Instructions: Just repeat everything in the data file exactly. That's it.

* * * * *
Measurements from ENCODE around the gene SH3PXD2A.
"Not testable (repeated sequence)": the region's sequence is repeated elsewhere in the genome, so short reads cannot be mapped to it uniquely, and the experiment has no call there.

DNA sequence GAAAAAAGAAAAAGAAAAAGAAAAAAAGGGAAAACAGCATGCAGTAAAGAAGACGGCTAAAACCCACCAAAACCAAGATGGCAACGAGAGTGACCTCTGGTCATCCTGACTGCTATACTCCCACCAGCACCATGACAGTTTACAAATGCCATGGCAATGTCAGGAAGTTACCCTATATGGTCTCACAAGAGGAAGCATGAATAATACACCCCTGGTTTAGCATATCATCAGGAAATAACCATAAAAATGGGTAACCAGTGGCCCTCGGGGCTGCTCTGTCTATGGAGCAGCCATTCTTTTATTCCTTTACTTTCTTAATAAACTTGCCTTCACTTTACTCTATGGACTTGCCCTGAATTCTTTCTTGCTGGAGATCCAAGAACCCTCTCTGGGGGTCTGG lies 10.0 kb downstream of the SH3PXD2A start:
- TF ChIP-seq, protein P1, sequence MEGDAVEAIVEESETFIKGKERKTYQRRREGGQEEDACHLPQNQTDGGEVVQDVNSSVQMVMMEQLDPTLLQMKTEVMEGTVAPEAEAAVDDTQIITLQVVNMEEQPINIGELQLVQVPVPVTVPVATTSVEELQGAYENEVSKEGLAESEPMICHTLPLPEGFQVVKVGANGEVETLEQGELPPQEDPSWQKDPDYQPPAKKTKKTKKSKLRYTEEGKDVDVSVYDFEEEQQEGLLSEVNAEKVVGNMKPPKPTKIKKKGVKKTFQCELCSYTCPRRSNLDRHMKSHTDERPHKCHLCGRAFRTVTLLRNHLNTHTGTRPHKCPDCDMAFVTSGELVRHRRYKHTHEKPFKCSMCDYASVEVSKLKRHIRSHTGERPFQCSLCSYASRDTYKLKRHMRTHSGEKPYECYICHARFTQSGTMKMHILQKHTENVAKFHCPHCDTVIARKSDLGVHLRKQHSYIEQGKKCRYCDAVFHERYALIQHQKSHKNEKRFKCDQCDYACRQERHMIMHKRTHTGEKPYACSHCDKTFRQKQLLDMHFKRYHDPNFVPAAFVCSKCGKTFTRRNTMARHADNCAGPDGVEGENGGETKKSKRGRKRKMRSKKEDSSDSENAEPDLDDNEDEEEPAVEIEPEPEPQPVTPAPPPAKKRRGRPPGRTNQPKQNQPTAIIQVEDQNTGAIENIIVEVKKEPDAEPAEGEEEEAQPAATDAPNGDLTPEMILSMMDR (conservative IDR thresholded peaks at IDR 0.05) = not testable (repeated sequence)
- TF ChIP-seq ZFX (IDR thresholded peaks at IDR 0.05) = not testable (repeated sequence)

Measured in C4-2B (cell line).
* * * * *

Measurements from ENCODE around the gene SH3PXD2A.
"Not testable (repeated sequence)": the region's sequence is repeated elsewhere in the genome, so short reads cannot be mapped to it uniquely, and the experiment has no call there.

DNA sequence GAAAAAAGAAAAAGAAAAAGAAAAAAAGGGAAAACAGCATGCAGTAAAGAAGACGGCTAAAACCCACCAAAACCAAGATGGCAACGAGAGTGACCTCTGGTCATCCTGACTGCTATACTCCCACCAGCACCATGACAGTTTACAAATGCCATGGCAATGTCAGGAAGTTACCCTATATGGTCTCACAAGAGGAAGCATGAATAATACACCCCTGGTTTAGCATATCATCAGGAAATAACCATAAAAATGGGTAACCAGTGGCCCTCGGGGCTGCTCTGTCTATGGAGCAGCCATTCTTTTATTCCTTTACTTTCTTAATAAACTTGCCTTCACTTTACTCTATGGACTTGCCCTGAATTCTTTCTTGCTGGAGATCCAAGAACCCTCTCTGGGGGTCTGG lies 10.0 kb downstream of the SH3PXD2A start:
- TF ChIP-seq, protein P1, sequence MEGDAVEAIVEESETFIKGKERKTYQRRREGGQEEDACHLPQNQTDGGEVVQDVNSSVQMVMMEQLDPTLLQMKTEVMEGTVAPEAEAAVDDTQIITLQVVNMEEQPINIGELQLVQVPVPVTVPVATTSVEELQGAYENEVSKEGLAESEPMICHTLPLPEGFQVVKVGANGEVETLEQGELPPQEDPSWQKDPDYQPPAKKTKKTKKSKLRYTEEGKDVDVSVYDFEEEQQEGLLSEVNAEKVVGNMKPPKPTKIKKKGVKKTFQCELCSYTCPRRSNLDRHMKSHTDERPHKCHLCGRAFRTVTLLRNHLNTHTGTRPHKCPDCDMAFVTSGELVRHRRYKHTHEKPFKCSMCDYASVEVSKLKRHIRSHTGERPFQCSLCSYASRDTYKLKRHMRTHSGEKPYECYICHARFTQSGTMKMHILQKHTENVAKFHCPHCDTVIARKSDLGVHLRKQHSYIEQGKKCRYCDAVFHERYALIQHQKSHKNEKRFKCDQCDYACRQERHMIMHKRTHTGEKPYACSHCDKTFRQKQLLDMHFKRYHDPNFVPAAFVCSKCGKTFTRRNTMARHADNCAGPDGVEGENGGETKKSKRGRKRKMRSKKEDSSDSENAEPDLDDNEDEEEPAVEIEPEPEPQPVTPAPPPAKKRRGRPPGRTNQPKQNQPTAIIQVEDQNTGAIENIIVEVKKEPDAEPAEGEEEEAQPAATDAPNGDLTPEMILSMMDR (conservative IDR thresholded peaks at IDR 0.05) = not testable (repeated sequence)
- TF ChIP-seq ZFX (IDR thresholded peaks at IDR 0.05) = not testable (repeated sequence)

Measured in C4-2B (cell line).